Forget China; think American-made instead.

This story first appeared in the November 15, 2012 issue of WWD. Subscribe Today.

China’s cost advantage in manufacturing is eroding fast as many American and Chinese consumers say they want Made in USA products and are willing to pay more for them. In contrast, European consumers prefer goods from their own home countries.

That’s according to a survey conducted by the Boston Consulting Group. The BCG study was conducted online from Sept. 10 through Sept. 17, surveying 1,001 respondents in the U.S.; 1,000 in China; 1,505 in Germany, and 1,502 in France. The respondents were between ages 18 to 70 and evenly split in terms of gender. Annual household income ranged from $25,000 to more than $100,000.

The study also concluded that there’s a significant opportunity for manufacturers and retailers to capture that pricing premium. Manufacturers, though, will need to rethink their footprint to emphasis U.S.-based production, while retailers will need to concentrate on sourcing strategies with an eye toward quality and price advantages. Both will need to better communicate the American-made focus to consumers.

Based on the replies, 80 percent of U.S. consumers prefer Made in USA versus Made in China. They are also willing to pay more for Made in USA goods, with more than 20 percent stating they didn’t mind paying a premium that was more than 10 percent. That willingness was similar across age groups, incomes and family status.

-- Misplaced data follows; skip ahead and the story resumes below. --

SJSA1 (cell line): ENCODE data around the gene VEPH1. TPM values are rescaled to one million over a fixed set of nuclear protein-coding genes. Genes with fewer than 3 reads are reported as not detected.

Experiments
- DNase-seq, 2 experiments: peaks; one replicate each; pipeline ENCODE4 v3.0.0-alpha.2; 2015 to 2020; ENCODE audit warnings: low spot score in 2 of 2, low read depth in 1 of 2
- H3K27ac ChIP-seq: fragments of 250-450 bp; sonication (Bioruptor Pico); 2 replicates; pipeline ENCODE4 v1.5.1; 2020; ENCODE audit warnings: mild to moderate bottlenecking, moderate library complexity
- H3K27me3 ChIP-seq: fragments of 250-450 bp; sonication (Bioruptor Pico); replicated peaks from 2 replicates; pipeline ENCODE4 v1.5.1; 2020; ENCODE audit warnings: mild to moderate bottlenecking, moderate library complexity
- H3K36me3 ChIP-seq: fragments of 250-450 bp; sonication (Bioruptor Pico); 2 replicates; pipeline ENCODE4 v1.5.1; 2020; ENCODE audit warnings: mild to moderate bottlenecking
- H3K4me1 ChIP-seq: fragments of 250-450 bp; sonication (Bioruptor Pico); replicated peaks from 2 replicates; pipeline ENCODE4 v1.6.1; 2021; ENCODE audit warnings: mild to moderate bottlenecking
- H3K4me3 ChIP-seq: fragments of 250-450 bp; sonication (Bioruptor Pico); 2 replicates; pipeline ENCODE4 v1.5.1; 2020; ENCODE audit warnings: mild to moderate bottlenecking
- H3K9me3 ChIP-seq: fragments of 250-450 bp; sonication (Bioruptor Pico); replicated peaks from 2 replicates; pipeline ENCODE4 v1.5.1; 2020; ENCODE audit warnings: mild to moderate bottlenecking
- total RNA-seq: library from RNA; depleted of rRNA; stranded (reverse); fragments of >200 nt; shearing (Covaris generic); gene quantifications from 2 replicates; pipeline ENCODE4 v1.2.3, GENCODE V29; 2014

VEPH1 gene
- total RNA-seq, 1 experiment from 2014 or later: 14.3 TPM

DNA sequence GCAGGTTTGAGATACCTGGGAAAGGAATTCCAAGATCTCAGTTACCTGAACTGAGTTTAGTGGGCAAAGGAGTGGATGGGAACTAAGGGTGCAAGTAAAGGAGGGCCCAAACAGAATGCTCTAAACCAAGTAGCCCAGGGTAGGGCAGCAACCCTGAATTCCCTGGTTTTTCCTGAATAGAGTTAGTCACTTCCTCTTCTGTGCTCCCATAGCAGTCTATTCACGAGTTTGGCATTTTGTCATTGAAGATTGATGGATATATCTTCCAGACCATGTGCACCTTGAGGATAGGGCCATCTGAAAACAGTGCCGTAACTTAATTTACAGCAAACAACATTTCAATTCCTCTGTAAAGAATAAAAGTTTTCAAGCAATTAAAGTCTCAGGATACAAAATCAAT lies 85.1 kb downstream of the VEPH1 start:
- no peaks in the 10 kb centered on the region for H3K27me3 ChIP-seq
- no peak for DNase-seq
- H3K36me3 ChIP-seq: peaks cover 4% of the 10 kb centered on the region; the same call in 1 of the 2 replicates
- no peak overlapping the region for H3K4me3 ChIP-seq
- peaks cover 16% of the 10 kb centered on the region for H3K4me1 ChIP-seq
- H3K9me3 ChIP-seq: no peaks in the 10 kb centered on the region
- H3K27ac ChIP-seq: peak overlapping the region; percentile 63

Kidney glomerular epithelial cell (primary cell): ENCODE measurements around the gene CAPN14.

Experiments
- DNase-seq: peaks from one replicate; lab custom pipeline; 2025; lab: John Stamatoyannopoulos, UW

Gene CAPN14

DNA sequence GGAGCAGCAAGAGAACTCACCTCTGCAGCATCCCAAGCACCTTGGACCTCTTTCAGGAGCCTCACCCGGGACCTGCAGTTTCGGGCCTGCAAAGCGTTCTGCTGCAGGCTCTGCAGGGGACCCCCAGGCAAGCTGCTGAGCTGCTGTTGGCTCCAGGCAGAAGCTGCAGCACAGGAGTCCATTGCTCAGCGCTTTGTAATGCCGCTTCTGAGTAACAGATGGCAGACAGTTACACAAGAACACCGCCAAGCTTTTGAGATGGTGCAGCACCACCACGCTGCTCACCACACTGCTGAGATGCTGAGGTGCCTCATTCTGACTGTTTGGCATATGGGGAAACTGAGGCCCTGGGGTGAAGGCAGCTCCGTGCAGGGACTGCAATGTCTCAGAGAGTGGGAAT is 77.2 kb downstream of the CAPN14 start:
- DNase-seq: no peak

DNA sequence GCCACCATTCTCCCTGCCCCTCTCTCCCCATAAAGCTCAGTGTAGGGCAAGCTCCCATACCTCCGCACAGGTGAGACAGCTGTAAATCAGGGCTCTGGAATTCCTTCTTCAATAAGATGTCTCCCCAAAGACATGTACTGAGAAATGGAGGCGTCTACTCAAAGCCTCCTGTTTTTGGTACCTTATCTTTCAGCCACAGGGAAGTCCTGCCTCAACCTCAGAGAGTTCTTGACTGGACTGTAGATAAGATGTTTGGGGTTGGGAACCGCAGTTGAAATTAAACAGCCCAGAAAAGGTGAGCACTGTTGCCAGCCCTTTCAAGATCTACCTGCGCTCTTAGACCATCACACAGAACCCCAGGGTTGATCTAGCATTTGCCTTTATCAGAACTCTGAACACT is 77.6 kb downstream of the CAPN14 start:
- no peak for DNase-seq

For apparel and footwear, 45 percent said they were willing to pay up to a 10 percent premium for an American-made item, with 21 percent stating a willingness to pay a higher percentage. Also, when the survey was conducted, 57 percent said they chose an American-made product over a Chinese-made product at least once in the month before, even though the Made in USA product was more expensive.

Patriotism and related factors were the primary reasons for the willingness of Americans to pay more: 93 percent said they want to keep jobs in the U.S.; 81 percent felt better about buying American-made, and 80 percent cited patriotism as the goal. Quality, at 85 percent, was the secondary reason for buying American made, while durability, at 65 percent, was a related factor in their decision.

Among Chinese consumers, 19 percent preferred Made in China, while 35 percent had no preference. The overwhelming majority, at 47 percent, said they prefer Made in USA goods. At 61 percent, the majority said they were willing to pay more for an American-made product. For apparel and footwear items, 35 percent stated they would pay up to 10 percent more and 16 percent said paying more than 10 percent was OK.

Quality, at 82 percent, was cited by Chinese respondents as the primary reason for buying Made in USA, with durability, at 68 percent, coming in second.

Among the Europeans surveyed, German and French consumers, each at 65 percent, said they were willing to pay more for products made in their home country versus American manufactured items, and they cited patriotism as the key reason.